Etymology: < woke, past participle of wake v.
1. Originally: well-informed
2. Now chiefly: Contronymous to sense 1, over-attentive to racial or social discrimination and injustice.
Pronunciation: / iːˈpɪs(ə)l/
Etymology: < epistle n., punningly after email n.
An electronic communication made to an absent person in writing; an email. Chiefly applied to emails which rank as literary productions, or to those of a public character, or addressed to a body of persons. In application to ordinary emails used only rhetorically or with playful or sarcastic implication.
London weighting, n.
Pronunciation: /ˈlʌndən ˈweɪtɪŋ/
Etymology: < London n. + weighting n.
1. An amount added to a salary to compensate for the higher cost of living in the London area.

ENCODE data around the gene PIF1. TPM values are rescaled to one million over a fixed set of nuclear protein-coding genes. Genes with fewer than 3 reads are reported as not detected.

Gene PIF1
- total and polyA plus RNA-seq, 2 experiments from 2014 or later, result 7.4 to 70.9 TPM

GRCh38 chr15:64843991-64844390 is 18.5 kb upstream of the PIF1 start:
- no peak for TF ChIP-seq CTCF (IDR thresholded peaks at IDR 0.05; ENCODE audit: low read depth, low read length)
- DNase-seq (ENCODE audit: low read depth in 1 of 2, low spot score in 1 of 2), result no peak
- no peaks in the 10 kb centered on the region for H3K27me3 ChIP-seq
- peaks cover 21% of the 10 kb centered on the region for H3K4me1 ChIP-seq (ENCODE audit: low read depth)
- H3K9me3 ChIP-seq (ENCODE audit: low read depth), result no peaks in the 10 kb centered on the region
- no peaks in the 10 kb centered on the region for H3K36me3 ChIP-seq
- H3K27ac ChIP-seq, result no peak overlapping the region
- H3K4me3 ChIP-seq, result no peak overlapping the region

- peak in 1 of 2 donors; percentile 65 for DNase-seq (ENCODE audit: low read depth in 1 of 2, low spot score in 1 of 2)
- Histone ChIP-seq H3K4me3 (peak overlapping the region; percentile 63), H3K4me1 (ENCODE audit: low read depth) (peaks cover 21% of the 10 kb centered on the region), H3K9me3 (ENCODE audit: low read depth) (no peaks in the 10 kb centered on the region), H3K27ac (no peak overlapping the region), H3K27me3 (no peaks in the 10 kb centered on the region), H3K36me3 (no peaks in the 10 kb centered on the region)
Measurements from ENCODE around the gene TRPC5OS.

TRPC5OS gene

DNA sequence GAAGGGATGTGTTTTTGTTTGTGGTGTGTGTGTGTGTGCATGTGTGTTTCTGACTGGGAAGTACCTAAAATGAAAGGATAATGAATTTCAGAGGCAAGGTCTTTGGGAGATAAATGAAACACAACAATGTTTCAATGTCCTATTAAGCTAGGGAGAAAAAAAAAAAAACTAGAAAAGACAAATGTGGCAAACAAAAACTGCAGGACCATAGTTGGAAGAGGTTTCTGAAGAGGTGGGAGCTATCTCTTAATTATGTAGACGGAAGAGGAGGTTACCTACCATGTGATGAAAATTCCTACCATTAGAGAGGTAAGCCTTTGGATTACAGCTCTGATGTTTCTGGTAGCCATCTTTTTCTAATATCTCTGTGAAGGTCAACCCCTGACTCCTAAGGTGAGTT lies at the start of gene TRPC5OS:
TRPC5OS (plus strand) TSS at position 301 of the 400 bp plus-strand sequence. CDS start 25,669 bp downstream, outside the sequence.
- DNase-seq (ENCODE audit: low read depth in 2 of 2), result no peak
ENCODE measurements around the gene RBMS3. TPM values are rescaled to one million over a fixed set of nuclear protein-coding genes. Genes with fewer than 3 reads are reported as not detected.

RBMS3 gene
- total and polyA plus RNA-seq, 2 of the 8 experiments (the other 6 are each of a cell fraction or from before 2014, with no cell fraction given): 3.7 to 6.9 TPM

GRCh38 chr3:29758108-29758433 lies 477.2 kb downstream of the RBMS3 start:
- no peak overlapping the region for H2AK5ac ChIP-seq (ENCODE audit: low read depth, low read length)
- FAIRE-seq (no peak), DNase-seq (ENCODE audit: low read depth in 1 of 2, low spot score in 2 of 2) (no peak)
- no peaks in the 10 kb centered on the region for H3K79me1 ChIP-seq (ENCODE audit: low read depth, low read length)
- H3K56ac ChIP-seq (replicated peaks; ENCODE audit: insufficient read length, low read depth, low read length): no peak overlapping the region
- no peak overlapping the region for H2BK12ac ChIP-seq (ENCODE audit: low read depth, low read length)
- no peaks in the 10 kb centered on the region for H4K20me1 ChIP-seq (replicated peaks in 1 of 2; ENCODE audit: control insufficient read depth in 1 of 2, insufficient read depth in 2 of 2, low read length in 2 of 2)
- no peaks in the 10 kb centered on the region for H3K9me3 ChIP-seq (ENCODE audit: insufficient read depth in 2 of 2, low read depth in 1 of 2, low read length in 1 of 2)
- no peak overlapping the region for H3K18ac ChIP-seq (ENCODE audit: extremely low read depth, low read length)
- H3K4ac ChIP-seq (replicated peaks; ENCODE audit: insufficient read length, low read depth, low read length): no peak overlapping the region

2. What remainers wish their votes had.
Public convenience, n.
Pronunciation: /ˈpʌblɪk kənˈviːnɪəns/
Etymology: < public adj. + convenience n.
1. A lavatory for the convenience of the public.
2. Contronymous to sense 1, in the case of pay toilets, a lavatory for the inconvenience of the public.
Unobsolete: an occasional column devoted to tracking social and lexical change with reference to words, phrases and definitions in the OED that are labelled ‘Obs.’ but are now unobsolescing:
Etymology: < Latin vomĕre
Obs. rare. To vomit.
Derivatives: voming n. and adj.
The OED’s first illustration of the verb comes from Wycliffe’s Bible (Jeremiah 25:27): ‘Drinketh, and beth drunken, and vometh, and falleth.’ Drink, be drunk, vom, and fall.